"This approach allows these facilities to be regulated through a process," Croad explained when City Councilman Sid Lantz expressed concern that the city would be inundated with dispensaries if the moratorium were lifted. "We would know exactly where they would be located, and they would have to meet all of the tests in order to be approved. This would give the Police Department the knowledge of where they are. We feel that this option for consideration, from a land use perspective, is the best way to regulate and control any negative impacts that they may have on neighboring properties." Lantz and Councilwoman Joan Seymour suggested the city extend the moratorium, both having serious concerns about the matter. "I'm a little bit concerned about the fact that our light industrial facilities are along Eight Mile," Seymour said of where the dispensaries would be located if the moratorium were lifted and if the zoning regulations recommended by the Planning Commission were approved. "I'm all for people who need this for medical reasons to have access to it. But I'm not sure this is the best answer for this at the moment. It could impact property values. And we spent a lot of time for a lot of years establishing those light industrial (districts). I would rather to see it in a medical facility such as a hospital or a clinic where the coming and going of people could be observed or controlled. That to me seems like a better answer to the type of establishment that ought to control this." Croad explained to Seymour that his department explored the possibility of zoning the dispensaries as medical office uses. However, he said, that would open up the possible locations to a far greater number.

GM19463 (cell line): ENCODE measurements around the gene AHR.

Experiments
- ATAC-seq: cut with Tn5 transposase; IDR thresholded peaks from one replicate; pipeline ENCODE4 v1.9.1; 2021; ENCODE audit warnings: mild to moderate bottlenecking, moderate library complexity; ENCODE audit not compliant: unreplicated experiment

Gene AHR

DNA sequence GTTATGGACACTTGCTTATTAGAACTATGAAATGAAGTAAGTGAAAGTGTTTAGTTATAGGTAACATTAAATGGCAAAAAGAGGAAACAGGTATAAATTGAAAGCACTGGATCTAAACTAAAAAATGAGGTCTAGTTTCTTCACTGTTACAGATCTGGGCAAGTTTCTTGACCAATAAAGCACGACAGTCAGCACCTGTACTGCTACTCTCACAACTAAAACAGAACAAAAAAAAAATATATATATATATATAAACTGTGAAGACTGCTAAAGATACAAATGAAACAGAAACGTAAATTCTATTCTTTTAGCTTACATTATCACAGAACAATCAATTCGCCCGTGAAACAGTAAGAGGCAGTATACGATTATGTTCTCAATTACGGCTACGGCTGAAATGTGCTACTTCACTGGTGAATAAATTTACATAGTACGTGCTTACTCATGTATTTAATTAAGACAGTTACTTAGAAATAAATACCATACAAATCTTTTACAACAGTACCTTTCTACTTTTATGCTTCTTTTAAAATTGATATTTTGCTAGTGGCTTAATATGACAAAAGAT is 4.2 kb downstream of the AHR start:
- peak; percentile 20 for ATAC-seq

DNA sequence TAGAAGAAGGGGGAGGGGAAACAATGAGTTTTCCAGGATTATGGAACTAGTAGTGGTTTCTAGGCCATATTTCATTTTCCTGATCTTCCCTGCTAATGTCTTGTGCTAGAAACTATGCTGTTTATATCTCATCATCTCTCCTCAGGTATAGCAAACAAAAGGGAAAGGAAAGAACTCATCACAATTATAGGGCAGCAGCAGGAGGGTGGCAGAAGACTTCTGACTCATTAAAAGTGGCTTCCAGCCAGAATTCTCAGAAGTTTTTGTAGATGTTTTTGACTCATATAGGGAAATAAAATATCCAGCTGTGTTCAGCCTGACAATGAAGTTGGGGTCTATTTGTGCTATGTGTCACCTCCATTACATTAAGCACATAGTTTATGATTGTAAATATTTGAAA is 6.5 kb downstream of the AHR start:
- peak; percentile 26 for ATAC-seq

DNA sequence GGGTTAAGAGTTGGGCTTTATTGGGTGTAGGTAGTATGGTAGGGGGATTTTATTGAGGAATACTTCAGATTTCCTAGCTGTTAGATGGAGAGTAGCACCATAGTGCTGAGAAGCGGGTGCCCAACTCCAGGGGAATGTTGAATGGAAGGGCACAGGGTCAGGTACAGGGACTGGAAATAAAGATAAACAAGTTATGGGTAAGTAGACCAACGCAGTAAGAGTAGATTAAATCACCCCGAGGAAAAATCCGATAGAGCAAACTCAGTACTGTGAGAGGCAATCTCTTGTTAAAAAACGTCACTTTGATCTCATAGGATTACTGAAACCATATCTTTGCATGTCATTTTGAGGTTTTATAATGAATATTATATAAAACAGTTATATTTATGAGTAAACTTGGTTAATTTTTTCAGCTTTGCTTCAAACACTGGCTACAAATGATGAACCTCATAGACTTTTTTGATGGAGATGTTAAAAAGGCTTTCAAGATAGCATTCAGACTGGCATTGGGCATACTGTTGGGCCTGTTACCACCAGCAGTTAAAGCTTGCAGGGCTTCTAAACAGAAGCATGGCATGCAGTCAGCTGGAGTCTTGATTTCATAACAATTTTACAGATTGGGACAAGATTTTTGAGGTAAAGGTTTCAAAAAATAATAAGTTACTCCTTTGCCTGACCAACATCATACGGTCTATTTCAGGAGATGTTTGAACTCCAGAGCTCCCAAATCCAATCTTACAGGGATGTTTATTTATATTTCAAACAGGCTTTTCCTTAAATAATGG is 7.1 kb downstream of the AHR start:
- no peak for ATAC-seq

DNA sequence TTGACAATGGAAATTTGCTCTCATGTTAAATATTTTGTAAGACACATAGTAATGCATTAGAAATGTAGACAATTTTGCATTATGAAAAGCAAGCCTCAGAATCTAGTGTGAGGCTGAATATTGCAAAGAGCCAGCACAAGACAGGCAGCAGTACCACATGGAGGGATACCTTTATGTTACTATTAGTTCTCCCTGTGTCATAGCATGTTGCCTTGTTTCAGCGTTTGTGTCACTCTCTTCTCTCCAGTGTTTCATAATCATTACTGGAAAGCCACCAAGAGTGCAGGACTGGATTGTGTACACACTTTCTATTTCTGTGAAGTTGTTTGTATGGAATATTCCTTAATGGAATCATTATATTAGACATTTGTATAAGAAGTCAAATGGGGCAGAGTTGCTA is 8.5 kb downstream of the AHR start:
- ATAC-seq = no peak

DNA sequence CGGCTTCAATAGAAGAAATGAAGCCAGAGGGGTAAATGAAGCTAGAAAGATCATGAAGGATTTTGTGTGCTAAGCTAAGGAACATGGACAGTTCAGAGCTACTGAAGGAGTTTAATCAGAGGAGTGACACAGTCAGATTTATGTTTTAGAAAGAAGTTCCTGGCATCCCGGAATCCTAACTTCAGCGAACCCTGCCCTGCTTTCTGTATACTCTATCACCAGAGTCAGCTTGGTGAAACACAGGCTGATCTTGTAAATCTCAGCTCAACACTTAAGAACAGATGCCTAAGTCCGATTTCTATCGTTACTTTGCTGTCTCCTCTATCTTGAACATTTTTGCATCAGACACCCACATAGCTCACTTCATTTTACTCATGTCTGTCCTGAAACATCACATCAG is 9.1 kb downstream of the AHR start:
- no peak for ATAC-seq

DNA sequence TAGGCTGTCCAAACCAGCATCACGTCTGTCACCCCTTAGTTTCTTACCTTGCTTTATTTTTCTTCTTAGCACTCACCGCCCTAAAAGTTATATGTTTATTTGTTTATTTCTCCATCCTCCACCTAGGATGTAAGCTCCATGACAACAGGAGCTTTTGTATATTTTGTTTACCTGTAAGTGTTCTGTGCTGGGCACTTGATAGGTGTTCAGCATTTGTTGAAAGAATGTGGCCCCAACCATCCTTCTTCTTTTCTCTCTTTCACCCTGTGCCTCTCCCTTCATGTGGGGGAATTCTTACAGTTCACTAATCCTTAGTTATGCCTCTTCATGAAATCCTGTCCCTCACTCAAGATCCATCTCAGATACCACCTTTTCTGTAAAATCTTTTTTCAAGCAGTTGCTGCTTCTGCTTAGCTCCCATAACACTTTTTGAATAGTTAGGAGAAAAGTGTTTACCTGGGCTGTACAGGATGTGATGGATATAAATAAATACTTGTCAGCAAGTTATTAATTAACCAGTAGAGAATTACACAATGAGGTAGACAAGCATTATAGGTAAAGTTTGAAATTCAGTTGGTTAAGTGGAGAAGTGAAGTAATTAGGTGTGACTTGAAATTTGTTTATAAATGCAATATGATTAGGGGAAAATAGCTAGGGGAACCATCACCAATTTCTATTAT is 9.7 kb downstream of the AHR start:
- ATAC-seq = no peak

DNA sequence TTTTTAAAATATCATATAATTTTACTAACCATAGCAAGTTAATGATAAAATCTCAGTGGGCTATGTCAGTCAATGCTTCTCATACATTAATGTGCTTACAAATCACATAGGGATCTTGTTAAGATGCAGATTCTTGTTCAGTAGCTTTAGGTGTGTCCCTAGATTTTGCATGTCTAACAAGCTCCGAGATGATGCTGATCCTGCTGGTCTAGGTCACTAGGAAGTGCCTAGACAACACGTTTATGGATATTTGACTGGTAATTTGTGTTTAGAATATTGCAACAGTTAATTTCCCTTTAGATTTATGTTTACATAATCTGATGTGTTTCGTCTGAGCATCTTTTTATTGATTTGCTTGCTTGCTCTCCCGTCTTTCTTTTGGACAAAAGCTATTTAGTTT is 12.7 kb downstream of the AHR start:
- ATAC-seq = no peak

"While that approach is a good one and has been considered, it may allow for many more," he said.

But Seymour further expressed concern that other cities, like Livonia, are embroiled in lawsuits on the matter.

"Maybe we would be better served by waiting to see what happens with these lawsuits," she said. "It seems like we're in a hurry. Maybe it would be wise to wait. Extend the moratorium. That would be my preference." City Councilwoman Janna Garrison was adamant that the city not extend the moratorium, citing the people's will as expressed on the ballots as reason enough to move forward.